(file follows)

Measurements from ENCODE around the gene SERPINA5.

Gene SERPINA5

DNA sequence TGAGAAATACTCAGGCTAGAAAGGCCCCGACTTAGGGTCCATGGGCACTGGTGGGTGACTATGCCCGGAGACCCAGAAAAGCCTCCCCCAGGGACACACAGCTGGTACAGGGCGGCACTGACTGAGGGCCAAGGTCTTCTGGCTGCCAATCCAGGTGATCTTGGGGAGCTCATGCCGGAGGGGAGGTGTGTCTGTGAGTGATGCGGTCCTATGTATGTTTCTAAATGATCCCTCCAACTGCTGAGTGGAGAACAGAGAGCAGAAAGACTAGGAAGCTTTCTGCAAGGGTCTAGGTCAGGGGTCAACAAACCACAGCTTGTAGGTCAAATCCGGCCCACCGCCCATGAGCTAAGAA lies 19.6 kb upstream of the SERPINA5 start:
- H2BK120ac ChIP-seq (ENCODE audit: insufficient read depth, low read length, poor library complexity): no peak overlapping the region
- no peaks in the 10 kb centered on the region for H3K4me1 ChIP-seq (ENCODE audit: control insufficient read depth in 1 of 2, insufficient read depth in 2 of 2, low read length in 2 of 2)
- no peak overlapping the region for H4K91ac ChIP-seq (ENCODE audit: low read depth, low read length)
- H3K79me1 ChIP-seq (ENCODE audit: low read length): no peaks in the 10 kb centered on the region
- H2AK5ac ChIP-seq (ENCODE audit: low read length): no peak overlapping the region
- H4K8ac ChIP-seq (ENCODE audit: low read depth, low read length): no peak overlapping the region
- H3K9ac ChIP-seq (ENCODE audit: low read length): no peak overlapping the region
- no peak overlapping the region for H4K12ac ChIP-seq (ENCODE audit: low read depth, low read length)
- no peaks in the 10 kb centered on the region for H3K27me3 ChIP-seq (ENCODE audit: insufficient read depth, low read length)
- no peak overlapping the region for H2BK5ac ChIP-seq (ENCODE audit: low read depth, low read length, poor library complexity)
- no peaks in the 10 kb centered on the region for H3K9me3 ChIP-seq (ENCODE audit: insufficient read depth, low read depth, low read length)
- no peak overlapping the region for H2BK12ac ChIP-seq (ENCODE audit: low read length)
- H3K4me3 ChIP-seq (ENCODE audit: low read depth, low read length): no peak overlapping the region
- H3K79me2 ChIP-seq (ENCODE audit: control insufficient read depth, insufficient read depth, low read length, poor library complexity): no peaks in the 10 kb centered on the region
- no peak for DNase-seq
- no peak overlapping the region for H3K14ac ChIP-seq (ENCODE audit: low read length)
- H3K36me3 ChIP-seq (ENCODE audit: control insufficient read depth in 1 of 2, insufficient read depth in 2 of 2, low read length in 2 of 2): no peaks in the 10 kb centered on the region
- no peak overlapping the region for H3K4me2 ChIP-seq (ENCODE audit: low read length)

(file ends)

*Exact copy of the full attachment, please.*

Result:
Measurements from ENCODE around the gene SERPINA5.

Gene SERPINA5

DNA sequence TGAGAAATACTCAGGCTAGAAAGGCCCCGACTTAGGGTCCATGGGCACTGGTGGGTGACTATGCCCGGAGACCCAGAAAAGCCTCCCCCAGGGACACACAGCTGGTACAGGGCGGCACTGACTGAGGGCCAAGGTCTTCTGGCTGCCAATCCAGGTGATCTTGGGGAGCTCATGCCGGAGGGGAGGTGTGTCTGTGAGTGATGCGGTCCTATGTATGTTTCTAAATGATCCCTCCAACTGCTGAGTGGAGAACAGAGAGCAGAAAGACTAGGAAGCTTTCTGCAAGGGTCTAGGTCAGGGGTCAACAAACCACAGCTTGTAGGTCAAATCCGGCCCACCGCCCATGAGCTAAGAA lies 19.6 kb upstream of the SERPINA5 start:
- H2BK120ac ChIP-seq (ENCODE audit: insufficient read depth, low read length, poor library complexity): no peak overlapping the region
- no peaks in the 10 kb centered on the region for H3K4me1 ChIP-seq (ENCODE audit: control insufficient read depth in 1 of 2, insufficient read depth in 2 of 2, low read length in 2 of 2)
- no peak overlapping the region for H4K91ac ChIP-seq (ENCODE audit: low read depth, low read length)
- H3K79me1 ChIP-seq (ENCODE audit: low read length): no peaks in the 10 kb centered on the region
- H2AK5ac ChIP-seq (ENCODE audit: low read length): no peak overlapping the region
- H4K8ac ChIP-seq (ENCODE audit: low read depth, low read length): no peak overlapping the region
- H3K9ac ChIP-seq (ENCODE audit: low read length): no peak overlapping the region
- no peak overlapping the region for H4K12ac ChIP-seq (ENCODE audit: low read depth, low read length)
- no peaks in the 10 kb centered on the region for H3K27me3 ChIP-seq (ENCODE audit: insufficient read depth, low read length)
- no peak overlapping the region for H2BK5ac ChIP-seq (ENCODE audit: low read depth, low read length, poor library complexity)
- no peaks in the 10 kb centered on the region for H3K9me3 ChIP-seq (ENCODE audit: insufficient read depth, low read depth, low read length)
- no peak overlapping the region for H2BK12ac ChIP-seq (ENCODE audit: low read length)
- H3K4me3 ChIP-seq (ENCODE audit: low read depth, low read length): no peak overlapping the region
- H3K79me2 ChIP-seq (ENCODE audit: control insufficient read depth, insufficient read depth, low read length, poor library complexity): no peaks in the 10 kb centered on the region
- no peak for DNase-seq
- no peak overlapping the region for H3K14ac ChIP-seq (ENCODE audit: low read length)
- H3K36me3 ChIP-seq (ENCODE audit: control insufficient read depth in 1 of 2, insufficient read depth in 2 of 2, low read length in 2 of 2): no peaks in the 10 kb centered on the region
- no peak overlapping the region for H3K4me2 ChIP-seq (ENCODE audit: low read length)